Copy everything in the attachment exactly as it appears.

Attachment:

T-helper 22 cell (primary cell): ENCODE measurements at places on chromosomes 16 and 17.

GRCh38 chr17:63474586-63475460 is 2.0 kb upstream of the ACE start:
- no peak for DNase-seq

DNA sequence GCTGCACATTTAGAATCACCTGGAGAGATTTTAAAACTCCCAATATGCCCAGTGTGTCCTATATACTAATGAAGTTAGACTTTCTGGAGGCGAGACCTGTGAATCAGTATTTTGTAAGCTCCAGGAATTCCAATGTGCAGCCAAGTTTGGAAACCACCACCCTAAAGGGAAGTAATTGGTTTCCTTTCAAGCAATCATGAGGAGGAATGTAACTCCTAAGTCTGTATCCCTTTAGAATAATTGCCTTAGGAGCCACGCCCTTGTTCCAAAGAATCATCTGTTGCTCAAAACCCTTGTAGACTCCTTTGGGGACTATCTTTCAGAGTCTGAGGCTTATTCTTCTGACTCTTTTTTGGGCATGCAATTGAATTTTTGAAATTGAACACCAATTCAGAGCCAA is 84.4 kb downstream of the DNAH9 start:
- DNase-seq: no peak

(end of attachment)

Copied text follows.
T-helper 22 cell (primary cell): ENCODE measurements at places on chromosomes 16 and 17.

GRCh38 chr17:63474586-63475460 is 2.0 kb upstream of the ACE start:
- no peak for DNase-seq

DNA sequence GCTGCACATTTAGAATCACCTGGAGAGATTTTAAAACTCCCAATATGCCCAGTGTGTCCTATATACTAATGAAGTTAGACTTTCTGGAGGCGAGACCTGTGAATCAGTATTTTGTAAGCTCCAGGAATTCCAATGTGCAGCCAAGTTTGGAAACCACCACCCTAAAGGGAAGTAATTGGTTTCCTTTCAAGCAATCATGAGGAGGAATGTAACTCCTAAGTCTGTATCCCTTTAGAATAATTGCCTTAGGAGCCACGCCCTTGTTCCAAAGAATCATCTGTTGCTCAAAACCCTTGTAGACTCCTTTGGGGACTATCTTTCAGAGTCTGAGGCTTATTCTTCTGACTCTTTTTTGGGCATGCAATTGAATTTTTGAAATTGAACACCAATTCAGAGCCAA is 84.4 kb downstream of the DNAH9 start:
- DNase-seq: no peak